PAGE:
Platform for discussion 005
How has a globalised cultural economy affected the production of contemporary visual culture in North Africa and the Middle East?
The Future of the Future8 May 2013
Ibraaz Platform 005 Editorial
Thieves of Babylon30 September 2013
Repatriation of Iraq's Looted Heritage under International and Domestic Law and Practice
The Crisis of Art in Tunisia28 August 2013
Farah Makni Hendaoui
Articulating Dissensus28 August 2013
Contemporary Artistic Practice in Iran at a Revolutionary Moment
To the Barricades29 July 2013
Gezi Resistance, Public Space and the Counter-monumental
DISPATCH - Here We Are: The Imagination of Public Space in Gezi Park27 June 2013
Creative Time Reports
DISPATCH - FITNA AND THE IRANIAN ELECTIONS27 June 2013
Creative Time Reports
On Reporting, the Documentary and the Aesthetic in Ursula Biemann and Angela Sanders’ Europlex30 May 2013
Amman’s West Side Story30 May 2013
Is soft power helping or hindering the state of the arts in Jordan?
Saadiyat and the Gulf Labor Boycott8 May 2013
RE:EMERGING, DECENTRING AND DELINKING8 May 2013
Shifting the Geographies of Sensing, Believing and Knowing
Walter D. Mignolo
One City, Two Guides – An Untimely Collaboration8 May 2013
What if Rani al Rajji and Michel De Certeau met in Beirut?
Dubai’s Mystified Promise of Globalization8 May 2013
On Being 'The Other' In Post-Civil War Lebanon8 May 2013
Aid and the Politics of Art in Processes of Contemporary Cultural Production
Opening Up: World Nomads Tunisia28 September 2013
Marie-Monique Steckel in conversation with Fawz Kabra
The public domain has opened up!29 July 2013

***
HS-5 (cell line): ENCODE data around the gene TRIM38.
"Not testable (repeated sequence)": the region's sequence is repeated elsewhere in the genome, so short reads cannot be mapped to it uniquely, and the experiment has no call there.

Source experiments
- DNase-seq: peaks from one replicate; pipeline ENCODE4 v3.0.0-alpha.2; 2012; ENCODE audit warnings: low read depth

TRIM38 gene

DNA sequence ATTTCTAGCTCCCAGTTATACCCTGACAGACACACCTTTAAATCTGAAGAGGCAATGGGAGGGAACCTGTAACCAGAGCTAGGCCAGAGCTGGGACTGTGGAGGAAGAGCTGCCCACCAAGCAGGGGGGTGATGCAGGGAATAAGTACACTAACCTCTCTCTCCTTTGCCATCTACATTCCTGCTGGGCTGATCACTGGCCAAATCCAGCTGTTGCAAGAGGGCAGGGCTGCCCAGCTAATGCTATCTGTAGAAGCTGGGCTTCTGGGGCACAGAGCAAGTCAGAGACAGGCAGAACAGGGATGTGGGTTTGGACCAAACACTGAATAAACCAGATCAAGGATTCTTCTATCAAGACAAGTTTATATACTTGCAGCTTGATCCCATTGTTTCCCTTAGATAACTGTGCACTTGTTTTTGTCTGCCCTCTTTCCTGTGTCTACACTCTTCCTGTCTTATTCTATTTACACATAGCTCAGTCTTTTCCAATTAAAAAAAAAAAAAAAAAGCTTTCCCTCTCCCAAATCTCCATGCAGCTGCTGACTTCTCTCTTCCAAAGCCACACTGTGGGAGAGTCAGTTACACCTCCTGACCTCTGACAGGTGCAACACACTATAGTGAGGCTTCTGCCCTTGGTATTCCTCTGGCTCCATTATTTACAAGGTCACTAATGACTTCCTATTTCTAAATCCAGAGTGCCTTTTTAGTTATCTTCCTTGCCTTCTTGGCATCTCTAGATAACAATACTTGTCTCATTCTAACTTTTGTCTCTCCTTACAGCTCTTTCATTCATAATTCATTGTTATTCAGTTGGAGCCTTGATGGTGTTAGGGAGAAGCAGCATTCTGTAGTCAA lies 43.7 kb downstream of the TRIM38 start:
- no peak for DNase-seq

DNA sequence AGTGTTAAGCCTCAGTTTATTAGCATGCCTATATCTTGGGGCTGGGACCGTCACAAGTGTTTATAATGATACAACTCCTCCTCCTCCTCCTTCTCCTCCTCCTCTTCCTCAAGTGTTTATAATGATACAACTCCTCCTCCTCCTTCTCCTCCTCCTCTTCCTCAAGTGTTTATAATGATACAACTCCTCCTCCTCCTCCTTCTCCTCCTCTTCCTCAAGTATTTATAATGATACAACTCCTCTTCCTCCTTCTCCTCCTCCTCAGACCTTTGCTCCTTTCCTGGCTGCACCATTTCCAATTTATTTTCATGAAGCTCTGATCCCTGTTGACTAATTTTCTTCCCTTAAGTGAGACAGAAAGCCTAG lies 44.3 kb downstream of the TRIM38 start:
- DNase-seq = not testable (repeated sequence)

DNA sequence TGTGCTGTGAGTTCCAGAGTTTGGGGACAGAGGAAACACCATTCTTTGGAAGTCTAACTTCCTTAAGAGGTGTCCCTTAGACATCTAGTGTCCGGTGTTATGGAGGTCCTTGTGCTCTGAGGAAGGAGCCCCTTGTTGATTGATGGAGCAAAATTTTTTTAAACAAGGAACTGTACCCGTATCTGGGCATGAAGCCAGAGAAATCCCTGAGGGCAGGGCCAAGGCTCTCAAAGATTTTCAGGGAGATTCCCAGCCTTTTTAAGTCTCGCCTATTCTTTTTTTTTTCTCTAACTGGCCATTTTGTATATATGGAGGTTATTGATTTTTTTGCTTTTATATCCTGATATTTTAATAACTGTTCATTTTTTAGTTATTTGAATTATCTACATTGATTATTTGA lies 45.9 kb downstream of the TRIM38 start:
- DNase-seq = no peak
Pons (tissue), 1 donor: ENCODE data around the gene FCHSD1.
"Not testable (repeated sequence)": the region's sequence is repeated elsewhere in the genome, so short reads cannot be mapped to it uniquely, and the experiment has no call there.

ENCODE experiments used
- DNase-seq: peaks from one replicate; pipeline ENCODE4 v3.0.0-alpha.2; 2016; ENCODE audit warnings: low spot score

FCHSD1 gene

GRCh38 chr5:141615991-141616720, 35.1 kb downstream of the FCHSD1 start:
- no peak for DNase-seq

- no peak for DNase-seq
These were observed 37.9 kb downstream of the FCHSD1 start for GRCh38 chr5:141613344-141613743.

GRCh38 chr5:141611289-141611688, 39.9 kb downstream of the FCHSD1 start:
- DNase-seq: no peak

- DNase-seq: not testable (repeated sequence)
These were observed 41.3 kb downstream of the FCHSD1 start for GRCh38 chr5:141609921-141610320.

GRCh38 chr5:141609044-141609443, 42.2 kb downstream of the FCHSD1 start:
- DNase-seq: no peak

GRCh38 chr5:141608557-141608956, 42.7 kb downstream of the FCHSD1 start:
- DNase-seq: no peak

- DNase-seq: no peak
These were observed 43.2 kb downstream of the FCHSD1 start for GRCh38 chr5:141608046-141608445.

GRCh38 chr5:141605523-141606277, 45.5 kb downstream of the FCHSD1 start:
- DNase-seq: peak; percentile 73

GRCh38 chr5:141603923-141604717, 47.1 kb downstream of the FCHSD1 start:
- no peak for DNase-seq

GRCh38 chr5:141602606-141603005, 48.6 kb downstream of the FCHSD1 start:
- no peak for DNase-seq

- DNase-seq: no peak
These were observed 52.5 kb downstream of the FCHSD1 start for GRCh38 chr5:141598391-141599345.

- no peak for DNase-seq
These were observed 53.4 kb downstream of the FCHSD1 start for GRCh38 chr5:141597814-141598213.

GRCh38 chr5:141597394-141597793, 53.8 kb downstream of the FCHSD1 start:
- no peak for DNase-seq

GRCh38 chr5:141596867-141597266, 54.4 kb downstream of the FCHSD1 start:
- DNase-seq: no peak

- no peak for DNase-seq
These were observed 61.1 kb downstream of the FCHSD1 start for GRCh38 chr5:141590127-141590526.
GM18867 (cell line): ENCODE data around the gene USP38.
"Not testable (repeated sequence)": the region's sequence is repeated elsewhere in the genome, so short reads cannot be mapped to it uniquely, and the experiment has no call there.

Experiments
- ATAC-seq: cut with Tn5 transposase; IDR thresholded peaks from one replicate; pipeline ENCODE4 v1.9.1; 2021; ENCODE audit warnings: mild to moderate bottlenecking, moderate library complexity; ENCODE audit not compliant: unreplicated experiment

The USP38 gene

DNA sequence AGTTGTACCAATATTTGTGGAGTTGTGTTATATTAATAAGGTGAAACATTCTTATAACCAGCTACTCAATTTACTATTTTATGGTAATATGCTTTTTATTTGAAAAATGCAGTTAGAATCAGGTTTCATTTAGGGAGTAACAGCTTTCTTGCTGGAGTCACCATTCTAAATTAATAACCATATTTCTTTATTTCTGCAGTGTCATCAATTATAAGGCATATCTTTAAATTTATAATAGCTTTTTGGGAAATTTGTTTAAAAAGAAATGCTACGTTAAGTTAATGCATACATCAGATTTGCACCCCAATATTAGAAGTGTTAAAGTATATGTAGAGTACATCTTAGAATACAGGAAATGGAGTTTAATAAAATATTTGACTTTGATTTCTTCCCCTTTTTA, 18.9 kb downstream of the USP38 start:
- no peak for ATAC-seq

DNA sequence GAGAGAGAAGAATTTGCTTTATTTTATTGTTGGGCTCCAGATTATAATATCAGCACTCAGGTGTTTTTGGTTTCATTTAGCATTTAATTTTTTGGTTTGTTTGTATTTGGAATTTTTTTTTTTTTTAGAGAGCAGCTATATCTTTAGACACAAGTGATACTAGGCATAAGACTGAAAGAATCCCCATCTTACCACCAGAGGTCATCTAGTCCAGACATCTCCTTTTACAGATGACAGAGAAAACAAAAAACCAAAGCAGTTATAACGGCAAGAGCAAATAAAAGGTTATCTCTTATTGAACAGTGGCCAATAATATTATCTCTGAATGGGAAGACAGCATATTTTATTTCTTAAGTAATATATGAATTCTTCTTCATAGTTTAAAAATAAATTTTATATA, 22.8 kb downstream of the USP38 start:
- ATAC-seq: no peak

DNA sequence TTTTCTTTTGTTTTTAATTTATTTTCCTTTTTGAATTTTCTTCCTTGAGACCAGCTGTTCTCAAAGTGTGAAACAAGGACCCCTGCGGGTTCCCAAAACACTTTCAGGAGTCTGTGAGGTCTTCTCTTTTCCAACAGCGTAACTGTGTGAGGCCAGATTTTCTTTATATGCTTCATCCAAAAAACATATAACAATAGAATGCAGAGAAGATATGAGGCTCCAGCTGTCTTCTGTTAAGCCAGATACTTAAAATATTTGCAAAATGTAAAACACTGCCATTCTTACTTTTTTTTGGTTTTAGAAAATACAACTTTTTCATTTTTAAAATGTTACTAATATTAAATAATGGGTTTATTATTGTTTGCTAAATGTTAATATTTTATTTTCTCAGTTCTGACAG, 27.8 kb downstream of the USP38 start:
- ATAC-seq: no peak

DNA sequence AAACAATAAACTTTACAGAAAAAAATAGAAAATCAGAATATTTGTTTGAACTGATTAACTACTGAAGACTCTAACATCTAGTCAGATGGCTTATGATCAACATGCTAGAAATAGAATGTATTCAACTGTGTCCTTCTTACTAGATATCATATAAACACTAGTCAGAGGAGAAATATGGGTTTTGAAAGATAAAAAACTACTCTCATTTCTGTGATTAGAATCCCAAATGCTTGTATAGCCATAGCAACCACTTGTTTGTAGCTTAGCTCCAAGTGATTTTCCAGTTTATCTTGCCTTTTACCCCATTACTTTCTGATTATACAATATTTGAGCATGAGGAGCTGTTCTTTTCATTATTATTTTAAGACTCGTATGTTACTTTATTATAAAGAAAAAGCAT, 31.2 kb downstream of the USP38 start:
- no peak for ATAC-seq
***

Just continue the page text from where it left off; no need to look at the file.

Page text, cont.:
Fulya Erdemci in conversation with Basak Senova
NOTES FROM THE RESISTANCE29 July 2013
Özgür Uçkan and Vasif Kortun in conversation with Basak Senova
A Fraction of Experience29 July 2013
Omar Robert Hamilton in conversation with Elisabeth Jaquette
Ex Apartment29 July 2013
Matthias Lilienthal in conversation with Göksu Kunak
Letter to a Refusing Pilot29 July 2013
Seth Anziska in conversation with Daniella Rose King
Daniella Rose King
Speaking as Witnessing29 July 2013
Hera Büyüktaşçıyan in conversation with Basak Senova
Common Grounds and Common Cultures17 July 2013
Kamel Lazaar in conversation with Anthony Downey
New Kids On The Block27 June 2013
Randa Mirza in conversation with Amira Gad
The Many Metamorphoses of Mounira al Solh27 June 2013
Mounira al Solh in conversation with Nat Muller
A Mobile Agent30 May 2013
Adelita Husni-Bey in conversation with Stephanie Bailey
A DREAM: The Iraq Pavilion at 55th Venice Biennale30 May 2013
Tamara Chalabi, Reem Shather-Kubba, and Jonathan Watkins in conversation with Basak Senova
Errant Propositions30 May 2013
Jeremy Hutchison in conversation with Natasha Hoare
The Activity of Painting and Other Actions30 May 2013
Nadia Ayari in conversation with Haig Aivazian
Succinctly Verbose8 May 2013
Visualizing Palestine in conversation with Haig Aivazian
Representing Regions8 May 2013
Sheikha Hoor Al-Qasimi in conversation with Stephanie Bailey
Post-Apollonian8 May 2013
Simone Fattal in conversation with Mirene Arsanios
Sonic Diaries8 May 2013
Cynthia Zaven in conversation with Basak Senova
A State of Exception 8 May 2013
Mario Rizzi in conversation with Dorothea Schoene
History as Concept8 May 2013
Lasse Lau in conversation with Amira Gad
Going Both Ways8 May 2013
Yuko Hasegawa in conversation with Walter D. Mignolo and Stephanie Bailey
Walter D. Mignolo and Stephanie Bailey
The One That Got Away
The Circus (2)
A Story of an Exhibition
Walter D. Mignolo
The One That Got Away
On the Rooftop
98weeks: Our Lines Are Now Open
A Radio Series on the Poetics and Politics of Language
The Incidental Insurgents
The Part about the Bandits Pt.2
Basel Abbas and Ruanne Abou-Rahme
Codes of Limbo
Basak Senova on Zeren Göktan's Counter (2013)
Chewing the Data Fat
Dropping a Yassin Dynasty Vase
Sound from the Hallways
Morse Code Composition
It stipulates in my working contract as a professor in Middle East history at Leiden University that I must participate in 'media outreach'. This means that I must either seek out media outlets and contribute to a particular conversation about the Middle East, or, if contacted by a media representative, should pursue the request, offering my professional opinion on a given subject.